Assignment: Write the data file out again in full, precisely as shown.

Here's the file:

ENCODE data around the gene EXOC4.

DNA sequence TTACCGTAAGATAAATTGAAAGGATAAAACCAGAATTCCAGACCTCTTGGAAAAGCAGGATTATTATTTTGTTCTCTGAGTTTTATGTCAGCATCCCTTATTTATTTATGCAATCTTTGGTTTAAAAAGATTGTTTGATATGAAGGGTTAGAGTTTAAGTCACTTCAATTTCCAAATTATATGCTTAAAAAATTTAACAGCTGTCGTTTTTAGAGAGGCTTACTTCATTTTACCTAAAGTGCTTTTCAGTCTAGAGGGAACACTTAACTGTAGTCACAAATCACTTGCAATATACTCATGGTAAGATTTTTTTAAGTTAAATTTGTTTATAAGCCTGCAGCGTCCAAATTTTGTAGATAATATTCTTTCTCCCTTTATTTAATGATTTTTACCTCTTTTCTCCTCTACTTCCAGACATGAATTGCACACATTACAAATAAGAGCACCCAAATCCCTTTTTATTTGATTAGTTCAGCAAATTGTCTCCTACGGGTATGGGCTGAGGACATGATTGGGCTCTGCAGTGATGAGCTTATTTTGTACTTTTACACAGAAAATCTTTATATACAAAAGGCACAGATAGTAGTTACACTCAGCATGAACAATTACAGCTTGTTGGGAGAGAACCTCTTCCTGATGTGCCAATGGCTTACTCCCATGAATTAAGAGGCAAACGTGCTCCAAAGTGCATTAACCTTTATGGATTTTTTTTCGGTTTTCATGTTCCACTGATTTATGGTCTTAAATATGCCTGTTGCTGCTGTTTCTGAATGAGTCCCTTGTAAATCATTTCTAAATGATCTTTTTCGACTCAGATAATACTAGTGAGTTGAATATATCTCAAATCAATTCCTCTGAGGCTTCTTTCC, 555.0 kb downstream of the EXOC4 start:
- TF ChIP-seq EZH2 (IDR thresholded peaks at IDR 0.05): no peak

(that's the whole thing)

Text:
ENCODE data around the gene EXOC4.

DNA sequence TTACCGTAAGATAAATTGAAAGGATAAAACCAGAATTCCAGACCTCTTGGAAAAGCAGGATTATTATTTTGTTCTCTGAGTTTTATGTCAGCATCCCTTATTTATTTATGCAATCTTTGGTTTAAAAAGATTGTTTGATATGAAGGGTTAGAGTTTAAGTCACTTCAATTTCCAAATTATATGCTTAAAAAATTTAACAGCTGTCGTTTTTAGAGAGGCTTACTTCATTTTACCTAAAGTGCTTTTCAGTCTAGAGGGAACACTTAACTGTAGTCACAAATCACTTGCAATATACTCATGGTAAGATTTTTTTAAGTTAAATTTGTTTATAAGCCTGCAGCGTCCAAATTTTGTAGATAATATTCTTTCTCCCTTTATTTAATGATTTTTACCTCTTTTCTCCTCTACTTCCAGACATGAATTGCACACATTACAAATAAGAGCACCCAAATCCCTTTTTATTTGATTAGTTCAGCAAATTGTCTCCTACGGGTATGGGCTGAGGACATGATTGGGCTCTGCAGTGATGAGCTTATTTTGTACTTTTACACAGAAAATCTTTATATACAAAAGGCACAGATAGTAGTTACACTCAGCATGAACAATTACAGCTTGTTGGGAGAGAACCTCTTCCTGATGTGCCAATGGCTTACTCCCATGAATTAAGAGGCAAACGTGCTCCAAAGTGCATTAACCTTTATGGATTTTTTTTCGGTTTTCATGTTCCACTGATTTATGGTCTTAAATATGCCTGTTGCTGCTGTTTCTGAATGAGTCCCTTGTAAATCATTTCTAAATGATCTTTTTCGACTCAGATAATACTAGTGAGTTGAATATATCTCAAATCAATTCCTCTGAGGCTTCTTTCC, 555.0 kb downstream of the EXOC4 start:
- TF ChIP-seq EZH2 (IDR thresholded peaks at IDR 0.05): no peak